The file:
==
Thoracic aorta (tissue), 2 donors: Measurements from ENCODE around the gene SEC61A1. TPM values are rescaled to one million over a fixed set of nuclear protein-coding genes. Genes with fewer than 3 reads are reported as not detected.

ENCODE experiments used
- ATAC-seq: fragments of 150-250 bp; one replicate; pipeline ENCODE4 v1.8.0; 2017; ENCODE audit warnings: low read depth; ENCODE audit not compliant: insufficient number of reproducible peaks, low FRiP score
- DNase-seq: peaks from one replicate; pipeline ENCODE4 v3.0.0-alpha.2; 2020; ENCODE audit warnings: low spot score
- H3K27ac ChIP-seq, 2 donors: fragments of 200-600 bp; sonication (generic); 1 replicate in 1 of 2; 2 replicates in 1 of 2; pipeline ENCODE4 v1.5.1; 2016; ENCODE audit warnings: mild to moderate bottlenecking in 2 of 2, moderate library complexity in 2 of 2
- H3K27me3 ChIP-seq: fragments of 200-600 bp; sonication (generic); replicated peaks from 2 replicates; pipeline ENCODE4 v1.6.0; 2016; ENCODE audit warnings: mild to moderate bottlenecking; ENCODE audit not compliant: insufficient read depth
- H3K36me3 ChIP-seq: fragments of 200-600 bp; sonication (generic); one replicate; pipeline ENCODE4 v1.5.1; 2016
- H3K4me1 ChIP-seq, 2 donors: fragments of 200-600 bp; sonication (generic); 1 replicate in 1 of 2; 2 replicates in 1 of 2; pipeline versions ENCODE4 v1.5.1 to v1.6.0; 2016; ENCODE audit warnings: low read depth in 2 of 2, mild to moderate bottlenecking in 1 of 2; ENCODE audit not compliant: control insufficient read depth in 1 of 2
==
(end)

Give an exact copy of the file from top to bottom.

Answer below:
Thoracic aorta (tissue), 2 donors: Measurements from ENCODE around the gene SEC61A1. TPM values are rescaled to one million over a fixed set of nuclear protein-coding genes. Genes with fewer than 3 reads are reported as not detected.

ENCODE experiments used
- ATAC-seq: fragments of 150-250 bp; one replicate; pipeline ENCODE4 v1.8.0; 2017; ENCODE audit warnings: low read depth; ENCODE audit not compliant: insufficient number of reproducible peaks, low FRiP score
- DNase-seq: peaks from one replicate; pipeline ENCODE4 v3.0.0-alpha.2; 2020; ENCODE audit warnings: low spot score
- H3K27ac ChIP-seq, 2 donors: fragments of 200-600 bp; sonication (generic); 1 replicate in 1 of 2; 2 replicates in 1 of 2; pipeline ENCODE4 v1.5.1; 2016; ENCODE audit warnings: mild to moderate bottlenecking in 2 of 2, moderate library complexity in 2 of 2
- H3K27me3 ChIP-seq: fragments of 200-600 bp; sonication (generic); replicated peaks from 2 replicates; pipeline ENCODE4 v1.6.0; 2016; ENCODE audit warnings: mild to moderate bottlenecking; ENCODE audit not compliant: insufficient read depth
- H3K36me3 ChIP-seq: fragments of 200-600 bp; sonication (generic); one replicate; pipeline ENCODE4 v1.5.1; 2016
- H3K4me1 ChIP-seq, 2 donors: fragments of 200-600 bp; sonication (generic); 1 replicate in 1 of 2; 2 replicates in 1 of 2; pipeline versions ENCODE4 v1.5.1 to v1.6.0; 2016; ENCODE audit warnings: low read depth in 2 of 2, mild to moderate bottlenecking in 1 of 2; ENCODE audit not compliant: control insufficient read depth in 1 of 2